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2 Grains in bullet weight? Really?

Discussion in 'Handloading and Reloading' started by mnhntr, Apr 30, 2012.

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  1. mnhntr

    mnhntr Member

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    I have started working loads for my .260 LRP and things are coming together. I am using 140gr VLDs and 142gr SMKs, topping H4350. I am having a hard time grasping why the loads are so different for 2 grains in bullet weight. The bullet design is so similar. I really want to use the VLDs but the SMKs are able to be pushed so much faster.
    Hodgdon says 39 to 42gr of H4350 for 140gr bullets
    For the 142gr SMKs its 41.5 to 44.5gr
    I am sure RC will have the answer to this, anyone want to weigh in and give me some insight as to how they come up with this?
     
  2. blarby

    blarby Member

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    Prolly has to do with some combination of bearing surface, and BC.

    Don't load for .260, but that'd be my answer regardless.
     
  3. ArchAngelCD

    ArchAngelCD Member

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    First, according to Hodgdon the velocity difference is only 58 fps, not all that much IMO. Secondly, the bullets are not "so similar" at all. Sure the weights are almost identical but a Nosler Partition (BC .490)and a Sierra MatchKing BTHP bullet (BC .580)are not nearly the same. The Nosler bullet is a strong hunting bullet designed for deep penetration while the Sierra bullet is designed for target accuracy, velocity and long distances. Actually, a difference of only 58 fps speaks well for the Nosler Partition bullet up against a target bullet.

    BTW, why would you use a MatchKing bullet for hunting over a hunting bullet. If you really want to use a Sierra bullet you should be using the 140gr GameKing. (BC .490, the same as the Nosler bullet)
     
  4. kingmt

    kingmt Member

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    On top of what was already said. The data is what they used not what can be used.
     
  5. Striker Fired

    Striker Fired Member

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    As Kingmt as said,that was just the data they used to test.You can use the same charges for both bullets as long as the seating depth is the same.
     
  6. USSR

    USSR Member

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    As has already been stated, the load data in reloading manuals is simply what they used, and is not written is stone (although it is a good idea to follow published data). Where they stop, as in what some manuals call a "Max Load", is subject to some debate, as some reloading manuals are quite conservative with this. I once called Sierra regarding a Max Load and talked to one of their technicians. He told me that they didn't have the pressure specs for their Max Loads, that whatever the charge weight was for a Max Load, was merely where they decided to stop. So much for science.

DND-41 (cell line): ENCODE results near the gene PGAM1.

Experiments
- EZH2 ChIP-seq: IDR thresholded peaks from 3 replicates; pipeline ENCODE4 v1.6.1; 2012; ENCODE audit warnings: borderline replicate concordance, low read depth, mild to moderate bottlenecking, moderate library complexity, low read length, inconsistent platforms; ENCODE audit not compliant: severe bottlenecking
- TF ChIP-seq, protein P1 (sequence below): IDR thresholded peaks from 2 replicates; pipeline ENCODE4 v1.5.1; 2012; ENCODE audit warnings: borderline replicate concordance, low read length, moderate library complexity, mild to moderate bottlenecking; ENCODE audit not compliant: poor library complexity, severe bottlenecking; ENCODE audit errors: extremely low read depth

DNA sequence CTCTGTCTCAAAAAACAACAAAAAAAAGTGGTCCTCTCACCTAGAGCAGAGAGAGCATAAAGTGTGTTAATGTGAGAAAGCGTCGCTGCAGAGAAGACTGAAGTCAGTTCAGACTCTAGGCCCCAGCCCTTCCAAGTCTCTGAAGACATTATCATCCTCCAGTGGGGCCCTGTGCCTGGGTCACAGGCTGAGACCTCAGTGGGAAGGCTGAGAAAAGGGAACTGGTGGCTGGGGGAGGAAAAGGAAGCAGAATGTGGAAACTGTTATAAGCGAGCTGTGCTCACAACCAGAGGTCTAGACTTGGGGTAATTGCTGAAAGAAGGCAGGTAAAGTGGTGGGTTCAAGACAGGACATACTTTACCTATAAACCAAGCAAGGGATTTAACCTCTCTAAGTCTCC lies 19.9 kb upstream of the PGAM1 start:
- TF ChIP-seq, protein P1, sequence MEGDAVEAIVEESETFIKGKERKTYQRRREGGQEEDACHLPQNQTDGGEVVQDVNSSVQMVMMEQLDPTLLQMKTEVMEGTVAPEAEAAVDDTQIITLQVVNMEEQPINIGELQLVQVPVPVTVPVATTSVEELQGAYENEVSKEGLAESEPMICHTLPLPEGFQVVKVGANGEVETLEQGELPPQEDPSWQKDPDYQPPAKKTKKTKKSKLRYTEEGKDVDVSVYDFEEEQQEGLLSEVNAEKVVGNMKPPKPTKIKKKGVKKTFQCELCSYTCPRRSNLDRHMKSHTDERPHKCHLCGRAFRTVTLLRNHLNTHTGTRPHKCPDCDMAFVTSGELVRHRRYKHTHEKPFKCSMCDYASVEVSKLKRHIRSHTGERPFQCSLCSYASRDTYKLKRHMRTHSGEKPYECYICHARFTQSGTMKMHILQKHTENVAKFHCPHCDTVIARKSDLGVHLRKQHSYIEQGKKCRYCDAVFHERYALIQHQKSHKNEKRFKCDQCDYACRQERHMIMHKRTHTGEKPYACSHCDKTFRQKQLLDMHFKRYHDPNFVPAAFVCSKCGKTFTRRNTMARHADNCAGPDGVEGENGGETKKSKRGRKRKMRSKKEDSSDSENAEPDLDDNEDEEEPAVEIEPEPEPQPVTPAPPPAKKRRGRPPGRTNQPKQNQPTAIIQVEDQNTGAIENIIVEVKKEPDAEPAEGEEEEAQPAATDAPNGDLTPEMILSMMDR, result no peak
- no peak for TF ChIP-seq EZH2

Don
     
  7. mnhntr

    mnhntr Member

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    I am not using this for hunting not sure how you got that from my post. The 140gr bullets I am talking about are VLDs not Nosler. Not sure how you got that either. The two bullets I mentioned are very similar.
     
  8. mnhntr

    mnhntr Member

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    As a side note the data I got from Berger states 37gr-41.7gr for the 140gr VLD
     
  9. kingmt

    kingmt Member

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    I must have picked up on the Nosler also. A all brass bullet will be longer then a jacketed lead bullet. More surface area gives more pressure.

    I assume they are all brass.
     
  10. LoonWulf

    LoonWulf Member

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    I believe most of the data Berger puts out is strait from Quickloads, and is a good starting point.

    I have used VLDs in a couple cals but i dont own a 6.5. I have found that I can generally work over bergers suggested maximums, but i do so VERY carefully.

    In one instance (my 6x47), I have a load for the berger 6mm 95grn VLD that was the same as a 70grn balistic tip. When i posed this as a question to Walt Berger he suggested it was likely do to the relatively short bearing surface of the VLD design. As a note, there IS no (or atleast wasnt when i asked about it) data for the 6x47 with berger bullets.
     
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